_{e}= 4534.177, α

_{e}= 27.286 MHz, SSE = 1445). Examination of the residuals reveals no obvious pattern as a function of J, but there does seem to be a clustering of positive and negative residuals as a function of v. When the points corresponding to these residual clusters are fit to two separate models with the same J, v assignments (B

_{e}= 4533.367, α

_{e}= 27.529 MHz, SSE = 107; B

_{e}= 4537.004, α

_{e}= 27.698 MHz, SSE = 37.8), the error is reduced by an order of magnitude, but the B

_{e}ratio (1.0008) is too small for it to be due to isotopologues (1.0056).

_{e}ratio of 1.005601. For J = 1, there are six ratios within a 0.0002 tolerance, but at most, three of them correspond to isotopic pairs because three of the frequencies are common. There are four possible ways to do this (reassigning v of

^{23}Na

^{81}Br is required); the one with the lowest combined SSE is taken. This gives 18,080.13, 18,070.07, and 17,968.42 for

^{23}Na

^{79}Br, and 17,980.48, 17,971.00, and 17,868.49 for

^{23}Na

^{81}Br. The isotopic separation is about the same as the vibration–rotation interaction, which is what makes the assignment so difficult. When this is done, we try to assign the remaining J = 1 frequencies. Clearly the high frequency at 18,095.95 MHz belongs to

^{23}Na

^{79}Br, establishing it as part of a Casimir triplet v = 0. Similarly, the frequency at 17,982.50 MHz must belong to the same species for v = 1. The assignment of the lower frequency at 17,856.57 could arise from a Casimir grouping for

^{23}Na

^{81}Br, v = 1 or for

^{23}Na

^{79}Br, v = 2. The latter assignment is preferred because of the slightly lower SSE. Fortunately, the nuclear quadrupole coupling is small enough not to affect the frequency ratios too much. We carry out a similar procedure for the J = 2 frequencies and can assign 10 of the 11 frequencies. Fitting to the same model, starting with J = 1 B

_{e}and α

_{e}, resulted in no change to these parameters. The low frequency at 26,455.80 MHz could be assigned to either

^{23}Na

^{81}Br v = 3, or to

^{23}Na

^{79}Br, v = 4, with the latter giving a much better residual.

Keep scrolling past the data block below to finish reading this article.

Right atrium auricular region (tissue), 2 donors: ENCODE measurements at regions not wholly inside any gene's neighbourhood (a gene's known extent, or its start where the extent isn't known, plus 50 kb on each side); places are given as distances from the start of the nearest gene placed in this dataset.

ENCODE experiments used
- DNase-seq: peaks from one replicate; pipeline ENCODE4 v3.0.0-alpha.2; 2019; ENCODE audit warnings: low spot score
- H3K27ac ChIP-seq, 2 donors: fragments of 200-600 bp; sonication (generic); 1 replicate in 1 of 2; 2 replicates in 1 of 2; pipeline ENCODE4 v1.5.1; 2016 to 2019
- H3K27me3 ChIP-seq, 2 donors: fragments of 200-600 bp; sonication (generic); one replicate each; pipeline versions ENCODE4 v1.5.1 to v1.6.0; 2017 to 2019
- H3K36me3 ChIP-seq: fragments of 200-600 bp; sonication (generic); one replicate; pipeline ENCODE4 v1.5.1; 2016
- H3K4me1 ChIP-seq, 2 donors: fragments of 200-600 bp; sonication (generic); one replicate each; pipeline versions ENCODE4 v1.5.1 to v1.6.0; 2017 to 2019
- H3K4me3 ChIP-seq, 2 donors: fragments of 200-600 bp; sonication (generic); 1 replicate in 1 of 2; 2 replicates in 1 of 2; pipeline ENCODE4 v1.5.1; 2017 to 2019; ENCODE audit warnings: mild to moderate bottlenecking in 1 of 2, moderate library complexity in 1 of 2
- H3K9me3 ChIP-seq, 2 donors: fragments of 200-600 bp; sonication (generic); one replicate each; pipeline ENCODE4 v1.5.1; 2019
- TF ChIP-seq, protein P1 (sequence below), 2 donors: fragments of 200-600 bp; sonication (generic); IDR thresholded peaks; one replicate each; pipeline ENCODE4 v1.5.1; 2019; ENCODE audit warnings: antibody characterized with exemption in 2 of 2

_{e}ratio for all models with hyperfine splitting included is 1.00560 ± 0.00002, in excellent agreement with experiment, whereas without hyperfine splitting included, the values are slightly too high (1.0059–1.0063, Table 8). The equilibrium bond distances r

_{e}are 2.502037 (

^{23}Na

^{79}Br) and 2.502035 Å (

^{23}Na

^{81}Br), in excellent agreement.

#### 5.10. Lithium Bromide (LiBr)

^{7}Li isotopologues should be observed.

^{6}Li

^{79}Br,

^{6}Li

^{81}Br,

^{7}Li

^{79}Br, and

^{7}Li

^{81}Br. Examination of frequency ratios suggests that the frequency at 38,113 MHz is from

^{6}Li

^{81}Br (r

_{0}= 2.176390 Å), the three-frequency cluster at 33,130 MHz is due to

^{7}Li

^{79}Br, and the three-frequency cluster at 33,065 MHz is due to

^{7}Li

^{81}Br. Similarly, the bands at 32,462 and 32,397 MHz can be assigned to

^{7}Li

^{79}Br, and

^{7}Li

^{81}Br. The final cluster at 32,730 MHz is nearly in the middle of the two clusters due to

^{7}Li

^{81}Br, and these form a vibrational progression (the corresponding v = 1 cluster of

^{7}Li

^{79}Br was not observed, Figure 18 lower panel). The hyperfine structure is easily assigned, giving r

_{e}(Model 1-1) of 2.170483 Å (

^{7}Li

^{79}Br) and 2.170487 Å (

^{7}Li

^{81}Br). An order of magnitude SSE improvement is gained by including γ (Model 2-1), and the vibrational dependence of eQq, (Model 2-2), but these are somewhat dependent on one another.

## 6. Conclusions

_{e}, bond length r

_{e}, vibration–rotation interaction constant α

_{e}, and the nuclear quadrupole splitting eQq. (Model 1-1). In some cases, other spectroscopic constants (D

_{e}, γ

_{e}) can be determined.

## Supplementary Materials

## Funding

## Institutional Review Board Statement

## Informed Consent Statement

## Data Availability Statement

## Conflicts of Interest

## Appendix A. Analysis of the Microwave Spectrum of Chlorine Monofluoride (ClF)

_{e}, α

_{e}, and eQq. (d) Give a precise value of r

_{e}.

^{19}F

^{37}Cl, v = 1;

^{19}F

^{37}Cl, v = 0;

^{19}F

^{35}Cl, v = 1;

^{19}F

^{35}Cl, v = 0 (b) Within each triplet, in order of increasing frequency, F’ = 1.5, 2.5, 0.5 (c)

^{19}F